Monday, October 28, 2013

5 Novels You Should REALLY Read If You Liked "The Hunger Games"

Most “If you liked The Hunger Games” lists usually list other Young Adult dystopian novels written in the last fifteen years. To me, going from one recent YA novel to another ignores the rich history of dystopian SF from the last hundred years, and also ignores books not aimed at children. There are some extraordinary dystopian novels that create a richer and deeper experience, and have stood the test of time. The Hunger Games borrowed ideas and themes from many of them, and you should read the originals to see them fully developed. Here are five novels you should REALLY read if you like The Hunger Games.

1. The Running Man – A book about an ordinary person forced to run for his life against highly trained enemies, all for the entertainment of the TV viewing audience. It sounds like a sequel to Hunger Games, but it was written decades earlier by Stephen King under the pen name Richard Bachman. There’s no doubt that Running Man is a grandfather and major influence on The Hunger Games. Running Man is a lot darker than Hunger Games, while also more fully exploring the themes of exploitation and desperation.

2. Fahrenheit 451 – If you read Hunger Games instead of just watching the movie, you probably love books. Fahrenheit 451 is a classic dystopian novel for readers. In a future where printed books are banned and any copies are burned, one fireman re-discovers the joy of reading. 451 is one of the pillars of modern dystopian fiction, and even more relevant in today’s digital world.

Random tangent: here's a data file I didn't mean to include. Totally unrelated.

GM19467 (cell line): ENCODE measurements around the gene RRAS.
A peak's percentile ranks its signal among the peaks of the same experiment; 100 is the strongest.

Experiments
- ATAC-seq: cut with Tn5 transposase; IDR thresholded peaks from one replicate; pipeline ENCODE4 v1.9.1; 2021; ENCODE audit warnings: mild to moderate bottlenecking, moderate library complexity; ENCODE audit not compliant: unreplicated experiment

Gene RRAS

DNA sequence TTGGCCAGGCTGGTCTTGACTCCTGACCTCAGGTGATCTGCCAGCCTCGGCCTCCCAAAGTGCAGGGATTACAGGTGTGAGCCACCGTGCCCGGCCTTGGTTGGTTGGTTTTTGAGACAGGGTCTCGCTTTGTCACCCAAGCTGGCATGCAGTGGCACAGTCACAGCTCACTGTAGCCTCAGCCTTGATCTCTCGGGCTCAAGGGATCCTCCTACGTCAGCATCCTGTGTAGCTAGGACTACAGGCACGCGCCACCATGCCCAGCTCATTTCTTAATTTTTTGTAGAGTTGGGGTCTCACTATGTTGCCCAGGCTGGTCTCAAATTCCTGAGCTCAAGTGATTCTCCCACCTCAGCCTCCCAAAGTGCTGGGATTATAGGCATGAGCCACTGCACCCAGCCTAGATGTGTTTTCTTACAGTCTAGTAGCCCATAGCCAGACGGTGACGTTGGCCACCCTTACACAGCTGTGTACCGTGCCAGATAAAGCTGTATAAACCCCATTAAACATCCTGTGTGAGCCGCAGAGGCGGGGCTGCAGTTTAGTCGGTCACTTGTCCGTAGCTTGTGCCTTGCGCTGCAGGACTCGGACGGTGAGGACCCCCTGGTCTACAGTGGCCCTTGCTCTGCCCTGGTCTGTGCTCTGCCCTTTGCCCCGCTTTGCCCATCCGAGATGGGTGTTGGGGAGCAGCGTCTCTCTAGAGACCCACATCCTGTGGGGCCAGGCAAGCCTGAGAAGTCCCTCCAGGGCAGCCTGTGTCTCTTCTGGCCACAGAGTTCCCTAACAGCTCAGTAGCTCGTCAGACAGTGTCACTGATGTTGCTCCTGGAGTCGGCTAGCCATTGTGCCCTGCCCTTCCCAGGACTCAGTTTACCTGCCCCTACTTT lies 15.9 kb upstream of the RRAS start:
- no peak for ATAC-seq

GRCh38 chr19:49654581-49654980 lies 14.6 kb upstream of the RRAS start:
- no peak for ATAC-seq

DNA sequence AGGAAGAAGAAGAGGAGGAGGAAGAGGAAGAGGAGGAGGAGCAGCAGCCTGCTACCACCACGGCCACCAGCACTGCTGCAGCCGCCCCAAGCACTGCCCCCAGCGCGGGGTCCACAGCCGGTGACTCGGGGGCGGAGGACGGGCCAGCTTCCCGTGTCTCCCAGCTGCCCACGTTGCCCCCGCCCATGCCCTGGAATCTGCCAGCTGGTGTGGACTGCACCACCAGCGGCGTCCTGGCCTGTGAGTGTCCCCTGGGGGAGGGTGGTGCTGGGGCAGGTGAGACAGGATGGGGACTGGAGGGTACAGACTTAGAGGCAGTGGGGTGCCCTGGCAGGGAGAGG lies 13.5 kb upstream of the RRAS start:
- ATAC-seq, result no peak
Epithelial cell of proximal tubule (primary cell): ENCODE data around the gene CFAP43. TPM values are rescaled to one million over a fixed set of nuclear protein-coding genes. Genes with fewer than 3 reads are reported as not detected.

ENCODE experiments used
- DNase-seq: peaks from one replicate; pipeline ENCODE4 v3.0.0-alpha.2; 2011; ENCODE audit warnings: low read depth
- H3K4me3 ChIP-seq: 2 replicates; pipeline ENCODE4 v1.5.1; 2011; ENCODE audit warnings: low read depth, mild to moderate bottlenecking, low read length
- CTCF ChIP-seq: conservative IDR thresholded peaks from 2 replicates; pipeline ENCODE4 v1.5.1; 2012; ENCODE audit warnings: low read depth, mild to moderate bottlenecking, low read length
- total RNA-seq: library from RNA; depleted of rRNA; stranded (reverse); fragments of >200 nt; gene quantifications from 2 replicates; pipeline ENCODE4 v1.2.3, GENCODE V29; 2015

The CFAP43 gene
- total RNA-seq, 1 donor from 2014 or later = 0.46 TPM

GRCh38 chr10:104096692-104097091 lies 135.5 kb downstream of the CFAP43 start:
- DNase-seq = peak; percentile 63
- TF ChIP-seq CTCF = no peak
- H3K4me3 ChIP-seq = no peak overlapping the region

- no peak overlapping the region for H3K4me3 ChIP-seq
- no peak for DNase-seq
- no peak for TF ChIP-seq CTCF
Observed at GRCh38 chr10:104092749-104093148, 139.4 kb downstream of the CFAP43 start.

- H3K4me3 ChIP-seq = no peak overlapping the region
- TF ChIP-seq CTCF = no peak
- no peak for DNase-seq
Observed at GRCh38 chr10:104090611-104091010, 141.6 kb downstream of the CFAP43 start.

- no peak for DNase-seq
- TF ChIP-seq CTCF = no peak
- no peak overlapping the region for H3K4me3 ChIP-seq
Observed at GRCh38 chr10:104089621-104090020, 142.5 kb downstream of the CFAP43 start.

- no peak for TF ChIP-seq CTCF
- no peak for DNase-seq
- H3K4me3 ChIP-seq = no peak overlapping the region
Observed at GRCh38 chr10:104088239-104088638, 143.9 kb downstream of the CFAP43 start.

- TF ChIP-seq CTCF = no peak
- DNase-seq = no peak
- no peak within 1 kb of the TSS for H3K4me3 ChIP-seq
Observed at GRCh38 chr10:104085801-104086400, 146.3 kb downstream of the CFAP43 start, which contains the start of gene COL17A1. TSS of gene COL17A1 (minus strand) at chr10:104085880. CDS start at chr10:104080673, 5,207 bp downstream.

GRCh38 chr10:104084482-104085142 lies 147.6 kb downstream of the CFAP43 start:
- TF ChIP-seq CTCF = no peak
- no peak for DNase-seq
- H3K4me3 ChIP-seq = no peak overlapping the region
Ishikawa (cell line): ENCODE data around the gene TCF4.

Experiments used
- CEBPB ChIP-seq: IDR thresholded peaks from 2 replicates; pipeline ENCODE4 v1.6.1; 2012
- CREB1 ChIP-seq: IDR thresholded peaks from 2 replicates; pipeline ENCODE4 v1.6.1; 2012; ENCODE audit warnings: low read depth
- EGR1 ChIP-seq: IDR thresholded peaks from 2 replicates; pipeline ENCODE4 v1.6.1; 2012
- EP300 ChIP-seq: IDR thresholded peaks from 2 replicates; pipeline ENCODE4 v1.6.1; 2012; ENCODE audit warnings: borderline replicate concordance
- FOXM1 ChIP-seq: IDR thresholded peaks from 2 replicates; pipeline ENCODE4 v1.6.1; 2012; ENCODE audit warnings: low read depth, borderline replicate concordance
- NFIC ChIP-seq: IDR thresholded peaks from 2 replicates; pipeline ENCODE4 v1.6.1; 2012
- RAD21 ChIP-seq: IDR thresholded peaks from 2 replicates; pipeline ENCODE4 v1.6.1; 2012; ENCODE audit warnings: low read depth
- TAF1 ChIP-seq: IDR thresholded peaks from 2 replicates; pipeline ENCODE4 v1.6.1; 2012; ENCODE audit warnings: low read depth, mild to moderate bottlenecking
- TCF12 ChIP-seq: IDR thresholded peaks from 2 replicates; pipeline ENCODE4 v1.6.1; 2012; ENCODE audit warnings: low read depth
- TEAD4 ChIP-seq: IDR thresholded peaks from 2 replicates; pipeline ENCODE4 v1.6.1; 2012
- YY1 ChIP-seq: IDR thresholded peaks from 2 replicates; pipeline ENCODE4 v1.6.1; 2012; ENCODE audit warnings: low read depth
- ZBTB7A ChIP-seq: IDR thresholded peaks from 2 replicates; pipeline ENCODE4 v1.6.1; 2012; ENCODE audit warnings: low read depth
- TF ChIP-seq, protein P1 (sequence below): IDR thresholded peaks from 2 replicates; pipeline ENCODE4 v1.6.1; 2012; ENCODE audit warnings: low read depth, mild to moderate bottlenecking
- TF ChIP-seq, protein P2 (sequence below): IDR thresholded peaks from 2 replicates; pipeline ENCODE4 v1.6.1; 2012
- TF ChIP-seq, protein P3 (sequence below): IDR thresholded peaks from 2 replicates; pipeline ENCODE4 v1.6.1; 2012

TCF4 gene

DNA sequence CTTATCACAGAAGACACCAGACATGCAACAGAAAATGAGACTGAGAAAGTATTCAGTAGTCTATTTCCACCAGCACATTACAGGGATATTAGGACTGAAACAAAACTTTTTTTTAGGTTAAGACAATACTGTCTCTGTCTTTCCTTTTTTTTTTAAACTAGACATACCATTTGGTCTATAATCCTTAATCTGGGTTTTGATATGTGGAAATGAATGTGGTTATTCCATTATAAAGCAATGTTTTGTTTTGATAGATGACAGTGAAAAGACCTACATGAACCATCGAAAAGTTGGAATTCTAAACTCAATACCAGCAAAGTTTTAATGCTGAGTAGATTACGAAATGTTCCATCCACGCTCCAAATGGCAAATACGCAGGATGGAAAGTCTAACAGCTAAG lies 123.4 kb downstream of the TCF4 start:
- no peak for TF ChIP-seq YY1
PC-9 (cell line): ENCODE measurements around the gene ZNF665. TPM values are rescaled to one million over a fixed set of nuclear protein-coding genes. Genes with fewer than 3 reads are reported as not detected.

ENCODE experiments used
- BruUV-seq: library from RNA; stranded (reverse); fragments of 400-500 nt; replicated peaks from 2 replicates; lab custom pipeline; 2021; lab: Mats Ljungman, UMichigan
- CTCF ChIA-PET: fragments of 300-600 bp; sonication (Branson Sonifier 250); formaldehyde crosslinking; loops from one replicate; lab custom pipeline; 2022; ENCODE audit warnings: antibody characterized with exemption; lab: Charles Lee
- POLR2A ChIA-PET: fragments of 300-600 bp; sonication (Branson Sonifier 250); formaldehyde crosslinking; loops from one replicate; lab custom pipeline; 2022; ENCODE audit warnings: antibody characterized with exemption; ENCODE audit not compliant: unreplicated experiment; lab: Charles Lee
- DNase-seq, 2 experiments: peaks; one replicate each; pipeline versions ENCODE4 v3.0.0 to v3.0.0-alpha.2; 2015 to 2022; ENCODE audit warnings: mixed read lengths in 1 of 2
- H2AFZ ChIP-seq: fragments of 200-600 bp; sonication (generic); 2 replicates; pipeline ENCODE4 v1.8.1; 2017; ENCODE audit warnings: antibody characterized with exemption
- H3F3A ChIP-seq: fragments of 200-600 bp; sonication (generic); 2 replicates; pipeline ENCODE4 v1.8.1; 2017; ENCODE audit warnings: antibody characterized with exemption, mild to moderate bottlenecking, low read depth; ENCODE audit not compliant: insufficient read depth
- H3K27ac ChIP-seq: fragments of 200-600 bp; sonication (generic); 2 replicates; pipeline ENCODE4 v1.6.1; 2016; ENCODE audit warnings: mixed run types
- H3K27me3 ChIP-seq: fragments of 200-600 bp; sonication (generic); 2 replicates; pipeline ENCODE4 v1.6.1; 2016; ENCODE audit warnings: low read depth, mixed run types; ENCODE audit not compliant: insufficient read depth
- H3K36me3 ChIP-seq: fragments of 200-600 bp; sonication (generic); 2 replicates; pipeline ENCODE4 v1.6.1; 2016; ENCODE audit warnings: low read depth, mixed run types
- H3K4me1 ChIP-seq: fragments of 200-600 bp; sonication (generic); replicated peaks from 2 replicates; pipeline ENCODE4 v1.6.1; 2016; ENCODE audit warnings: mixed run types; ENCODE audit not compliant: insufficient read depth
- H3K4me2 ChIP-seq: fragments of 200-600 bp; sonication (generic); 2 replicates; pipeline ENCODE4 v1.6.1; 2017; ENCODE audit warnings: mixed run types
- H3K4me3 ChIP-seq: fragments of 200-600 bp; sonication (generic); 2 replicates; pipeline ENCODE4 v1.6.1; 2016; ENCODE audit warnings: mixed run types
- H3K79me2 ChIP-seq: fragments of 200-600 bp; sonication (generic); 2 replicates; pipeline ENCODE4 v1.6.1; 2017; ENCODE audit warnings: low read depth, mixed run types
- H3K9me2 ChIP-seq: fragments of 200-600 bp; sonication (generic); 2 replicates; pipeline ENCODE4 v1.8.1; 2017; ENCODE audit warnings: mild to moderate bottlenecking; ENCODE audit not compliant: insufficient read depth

3. 1984The Hunger Games has an oppressive government that controls its population through fear and manipulation, but there’s never been a more detailed and haunting dystopian government than the one described in 1984. In 1984, the government uses everything from television to language to an intricate network of spies to control its citizens. Hunger Games takes some elements of 1984’s dictatorship, but the IngSoc of 1984 makes PanEm look like a bunch of amateurs.

4. Anthem – In The Hunger Games, America is ruled by the government of PanEm through military might. In Anthem, the government controls citizens by squashing identity itself. In this dystopian novel, the very concept of individuality has been suppressed to the point where everyone identifies themselves only as “we.” This novel is not only unique, but also has a romantic subplot that rivals the Hunger Games.

5. The Handmaid's Tale – The hero of The Hunger Games is female, but her gender really doesn't enter into the trilogy much. PanEm is bad for both men and women. If you want to read a novel about a nightmarish world that threatens womanhood, The Handmaid’s Tale is your best bet. After a devastating plague renders most women infertile, a religious dictatorship forces the few remaining childbearing women into enslavement. It’s guaranteed to make you think about the role of women in society.

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